EGFR Resisters is excited to continue our partnership with LUNGevity to raise funds for a second round of EGFR-positive lung cancer research project(s). Our group has worked since our founding in 2017 to identify gaps in research and critical needs for our patient community. We funded the first round of grants in 2021 and are now ready to fund yet another round of innovative research most meaningful to the EGFR community.
We asked YOU about what matters most to patients! Based on what you have shared, we will be focusing this round of funding to ask important questions such as:
- Why do EGFR-positive lung cancers metastasize to the brain? What can we do to treat brain metastases and leptomeningeal disease?
- Why do some cancer cells remain after treatment? How can we target the cancer cells with new treatments or combinations?
- What is the difference between oligoprogression and oligometastasis? How can we treat oligometastatic disease?
Our goal is to raise $400,000 to fund researcher(s) for two 2-year project(s). If we exceed our goal, we can fund even more projects! We will continue to work with LUNGevity’s science team to identify the best research that we believe will have a significant impact on our patient community.
Impact of the 2021 EGFR Resisters/LUNGevity grants thanks to YOUR support!
Christine Lovly, MD, PhD
Vanderbilt University Medical Center, Nashville, TN
Targeting Drug Tolerant States + DNA Damage to Block Osimertinib Resistance
The most common EGFR mutation occurring in ∼50% of patients is termed “exon 19 deletion” (ex19del). Ex19dels are not one mutation but a group of mutations in a specific region of the EGFR gene. However, clinicians currently do not distinguish between ex19del variants in considering treatment options. Also, differences between ex19del variants are largely unstudied in the broader scientific community. With your support, Dr. Lovly’s team was able to show that the different ex19del mutations have different structures. These differences may explain why all ex19del mutations do not respond in the same way to EGFR tyrosine kinase inhibitors. These findings have been encapsulated in a manuscript (PMID: 35867821).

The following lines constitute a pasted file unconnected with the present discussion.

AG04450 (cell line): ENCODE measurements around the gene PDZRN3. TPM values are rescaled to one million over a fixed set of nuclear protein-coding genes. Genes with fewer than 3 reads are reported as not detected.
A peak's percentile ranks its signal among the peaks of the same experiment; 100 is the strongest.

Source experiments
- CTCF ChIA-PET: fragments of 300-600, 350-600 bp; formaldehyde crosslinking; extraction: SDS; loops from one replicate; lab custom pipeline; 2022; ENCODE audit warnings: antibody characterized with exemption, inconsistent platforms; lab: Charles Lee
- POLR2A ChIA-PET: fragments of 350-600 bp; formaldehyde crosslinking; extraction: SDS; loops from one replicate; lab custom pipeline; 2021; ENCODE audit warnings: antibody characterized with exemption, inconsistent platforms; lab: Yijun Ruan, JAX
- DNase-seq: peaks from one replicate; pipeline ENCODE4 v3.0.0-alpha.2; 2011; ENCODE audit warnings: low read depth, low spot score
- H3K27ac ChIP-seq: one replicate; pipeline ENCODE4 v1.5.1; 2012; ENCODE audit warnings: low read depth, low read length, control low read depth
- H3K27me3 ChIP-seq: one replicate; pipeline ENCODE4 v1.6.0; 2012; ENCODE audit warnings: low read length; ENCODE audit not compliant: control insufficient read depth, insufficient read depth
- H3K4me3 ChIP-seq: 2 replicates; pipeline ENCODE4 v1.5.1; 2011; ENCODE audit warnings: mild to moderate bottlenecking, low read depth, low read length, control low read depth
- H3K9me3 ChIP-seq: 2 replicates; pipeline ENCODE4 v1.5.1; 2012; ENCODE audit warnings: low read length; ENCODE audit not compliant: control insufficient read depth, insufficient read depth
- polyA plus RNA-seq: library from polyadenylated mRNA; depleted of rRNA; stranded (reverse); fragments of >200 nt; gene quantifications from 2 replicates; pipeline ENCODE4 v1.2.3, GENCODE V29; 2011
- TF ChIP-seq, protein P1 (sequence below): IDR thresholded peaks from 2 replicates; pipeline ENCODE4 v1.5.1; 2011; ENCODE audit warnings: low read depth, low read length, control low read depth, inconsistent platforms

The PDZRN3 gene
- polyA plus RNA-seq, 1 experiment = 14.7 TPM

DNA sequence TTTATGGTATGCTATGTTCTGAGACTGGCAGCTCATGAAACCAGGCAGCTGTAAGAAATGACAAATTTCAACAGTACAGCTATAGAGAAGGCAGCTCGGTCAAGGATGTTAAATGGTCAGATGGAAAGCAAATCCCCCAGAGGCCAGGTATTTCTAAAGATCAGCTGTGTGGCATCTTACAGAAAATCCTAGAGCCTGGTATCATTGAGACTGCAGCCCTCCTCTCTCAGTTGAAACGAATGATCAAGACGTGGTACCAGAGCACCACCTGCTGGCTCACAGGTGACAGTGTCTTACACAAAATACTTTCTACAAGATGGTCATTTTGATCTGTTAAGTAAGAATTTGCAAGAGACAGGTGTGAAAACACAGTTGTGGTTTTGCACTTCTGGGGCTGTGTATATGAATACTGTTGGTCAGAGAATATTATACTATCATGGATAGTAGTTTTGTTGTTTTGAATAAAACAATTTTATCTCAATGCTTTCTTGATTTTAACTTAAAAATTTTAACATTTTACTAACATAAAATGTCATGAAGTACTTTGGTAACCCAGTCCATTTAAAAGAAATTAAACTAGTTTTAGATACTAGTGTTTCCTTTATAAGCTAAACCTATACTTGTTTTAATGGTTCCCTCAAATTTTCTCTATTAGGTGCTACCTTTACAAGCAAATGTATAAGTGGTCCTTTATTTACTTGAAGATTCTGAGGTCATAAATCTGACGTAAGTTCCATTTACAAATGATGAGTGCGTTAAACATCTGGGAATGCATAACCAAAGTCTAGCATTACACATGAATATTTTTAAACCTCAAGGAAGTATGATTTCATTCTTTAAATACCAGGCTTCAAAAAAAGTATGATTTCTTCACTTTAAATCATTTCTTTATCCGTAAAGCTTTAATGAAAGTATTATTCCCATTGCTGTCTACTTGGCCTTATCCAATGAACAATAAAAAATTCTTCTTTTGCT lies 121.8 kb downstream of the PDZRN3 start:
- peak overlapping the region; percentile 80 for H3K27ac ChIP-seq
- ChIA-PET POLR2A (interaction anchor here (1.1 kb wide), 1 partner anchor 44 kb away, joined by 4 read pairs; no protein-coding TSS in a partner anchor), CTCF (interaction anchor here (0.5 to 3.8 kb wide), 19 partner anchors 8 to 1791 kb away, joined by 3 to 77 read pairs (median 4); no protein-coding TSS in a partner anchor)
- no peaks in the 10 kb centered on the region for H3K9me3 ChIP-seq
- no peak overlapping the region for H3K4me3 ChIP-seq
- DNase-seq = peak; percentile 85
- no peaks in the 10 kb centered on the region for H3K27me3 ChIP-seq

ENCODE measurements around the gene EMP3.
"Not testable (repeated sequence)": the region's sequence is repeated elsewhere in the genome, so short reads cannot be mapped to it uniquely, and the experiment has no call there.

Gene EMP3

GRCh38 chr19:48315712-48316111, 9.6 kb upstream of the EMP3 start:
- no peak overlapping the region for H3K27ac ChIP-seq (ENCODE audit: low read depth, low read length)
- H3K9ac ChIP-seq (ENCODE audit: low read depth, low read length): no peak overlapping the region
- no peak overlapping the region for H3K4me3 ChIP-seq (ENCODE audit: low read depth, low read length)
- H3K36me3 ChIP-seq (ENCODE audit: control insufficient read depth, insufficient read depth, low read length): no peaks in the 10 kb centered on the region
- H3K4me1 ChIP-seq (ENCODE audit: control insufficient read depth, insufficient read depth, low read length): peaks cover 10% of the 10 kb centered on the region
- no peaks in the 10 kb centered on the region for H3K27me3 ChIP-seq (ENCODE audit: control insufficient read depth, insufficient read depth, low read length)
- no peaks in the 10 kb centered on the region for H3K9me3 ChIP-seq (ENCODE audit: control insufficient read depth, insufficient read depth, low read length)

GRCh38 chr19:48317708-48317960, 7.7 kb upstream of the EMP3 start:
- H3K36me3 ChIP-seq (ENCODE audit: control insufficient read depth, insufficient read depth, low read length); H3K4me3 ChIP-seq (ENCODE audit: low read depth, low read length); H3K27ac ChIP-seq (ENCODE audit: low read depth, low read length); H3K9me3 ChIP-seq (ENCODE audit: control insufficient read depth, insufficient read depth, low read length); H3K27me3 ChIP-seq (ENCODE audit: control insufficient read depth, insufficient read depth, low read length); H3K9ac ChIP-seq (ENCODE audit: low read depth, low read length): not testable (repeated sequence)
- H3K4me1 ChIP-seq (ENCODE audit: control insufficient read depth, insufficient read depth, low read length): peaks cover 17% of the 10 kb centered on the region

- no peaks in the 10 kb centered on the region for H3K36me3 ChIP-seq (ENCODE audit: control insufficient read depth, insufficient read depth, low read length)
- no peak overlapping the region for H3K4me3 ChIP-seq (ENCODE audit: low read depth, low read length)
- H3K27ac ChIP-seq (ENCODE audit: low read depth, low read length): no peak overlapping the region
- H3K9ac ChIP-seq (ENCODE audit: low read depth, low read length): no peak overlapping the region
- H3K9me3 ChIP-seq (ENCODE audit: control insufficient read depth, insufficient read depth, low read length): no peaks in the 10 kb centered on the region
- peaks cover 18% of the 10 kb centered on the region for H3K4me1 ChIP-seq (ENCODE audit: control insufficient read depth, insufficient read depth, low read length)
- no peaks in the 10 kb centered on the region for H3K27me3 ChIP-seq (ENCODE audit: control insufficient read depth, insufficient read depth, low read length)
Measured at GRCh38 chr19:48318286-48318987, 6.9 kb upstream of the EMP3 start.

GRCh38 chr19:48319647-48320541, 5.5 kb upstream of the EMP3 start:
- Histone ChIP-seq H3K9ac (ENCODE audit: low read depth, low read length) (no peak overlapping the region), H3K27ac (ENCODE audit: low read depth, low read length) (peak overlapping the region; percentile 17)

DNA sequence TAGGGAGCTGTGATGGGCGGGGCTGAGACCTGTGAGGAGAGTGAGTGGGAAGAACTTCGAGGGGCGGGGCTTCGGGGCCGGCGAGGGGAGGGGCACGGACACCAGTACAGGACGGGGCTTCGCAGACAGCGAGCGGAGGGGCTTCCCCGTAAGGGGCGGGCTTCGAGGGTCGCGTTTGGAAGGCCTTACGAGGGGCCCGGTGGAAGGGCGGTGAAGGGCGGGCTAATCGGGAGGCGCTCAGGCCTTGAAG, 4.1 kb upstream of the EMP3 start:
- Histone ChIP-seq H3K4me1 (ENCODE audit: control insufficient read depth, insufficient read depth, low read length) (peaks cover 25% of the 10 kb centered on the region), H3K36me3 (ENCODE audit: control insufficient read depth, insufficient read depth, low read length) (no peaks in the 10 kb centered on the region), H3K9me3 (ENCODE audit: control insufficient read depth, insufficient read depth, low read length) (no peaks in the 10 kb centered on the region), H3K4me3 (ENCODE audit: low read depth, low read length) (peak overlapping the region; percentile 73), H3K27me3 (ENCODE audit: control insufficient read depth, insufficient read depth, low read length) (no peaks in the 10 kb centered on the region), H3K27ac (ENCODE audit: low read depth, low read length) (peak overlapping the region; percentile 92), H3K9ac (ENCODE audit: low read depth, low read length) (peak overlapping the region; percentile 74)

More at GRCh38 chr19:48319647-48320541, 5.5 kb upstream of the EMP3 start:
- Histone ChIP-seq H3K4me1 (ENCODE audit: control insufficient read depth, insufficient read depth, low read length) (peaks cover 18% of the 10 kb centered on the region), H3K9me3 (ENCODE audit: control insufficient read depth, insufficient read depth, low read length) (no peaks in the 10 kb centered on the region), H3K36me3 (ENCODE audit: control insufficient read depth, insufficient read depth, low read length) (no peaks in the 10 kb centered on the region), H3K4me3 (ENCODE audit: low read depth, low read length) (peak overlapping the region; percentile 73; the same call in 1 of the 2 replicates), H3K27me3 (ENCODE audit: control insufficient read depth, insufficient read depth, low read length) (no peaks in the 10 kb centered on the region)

Helena Yu, MD
Memorial Sloan Kettering Cancer Center, New York, NY
Molecular Characterization of Lineage Plasticity
As a mechanism of resistance to EGFR inhibitors, cancers can change histology from adenocarcinoma to small cell or squamous cell lung cancer. Once this happens, EGFR inhibitors are no longer effective treatment; there are no strategies currently available to prevent or reverse transformation after it has occurred. With your support, Dr. Yu’s team has shown that mutations in the APOEBC genes (APOBEC mutational signatures) are common in EGFR-positive lung adenocarcinomas. These mutations may contribute to histologic transformation as well as other mechanisms of acquired resistance. These findings have been encapsulated in a manuscript (PMID: 36089134). Dr. Yu has also received an R01 grant totaling $1.25M from the National Cancer Institute based on preliminary data collected through the EGFR Resisters/LUNGevity grant.
How you can participate:
- Make a tax deductible donation online.
- Create your own fundraising page! Proceeds from a lemonade stand, garage sale, birthday celebration, email campaign, etc. can help us reach our goal. You'll see step-by-step instructions when you start your page.
- Reach your family and friends through Facebook fundraising. Facebook makes it easy to create your fundraiser; be sure to search under Nonprofits and select LUNGevity Foundation as the beneficiary of your fundraiser. Use EGFR in the name of your fundraiser to ensure that the proceeds will go to the EGFR Resisters fund.
- Mail in a check payable to LUNGevity Foundation. Please make sure that you write "For EGFR Resisters" in the memo section and mail it to:
PO Box 754
Chicago, Il 60690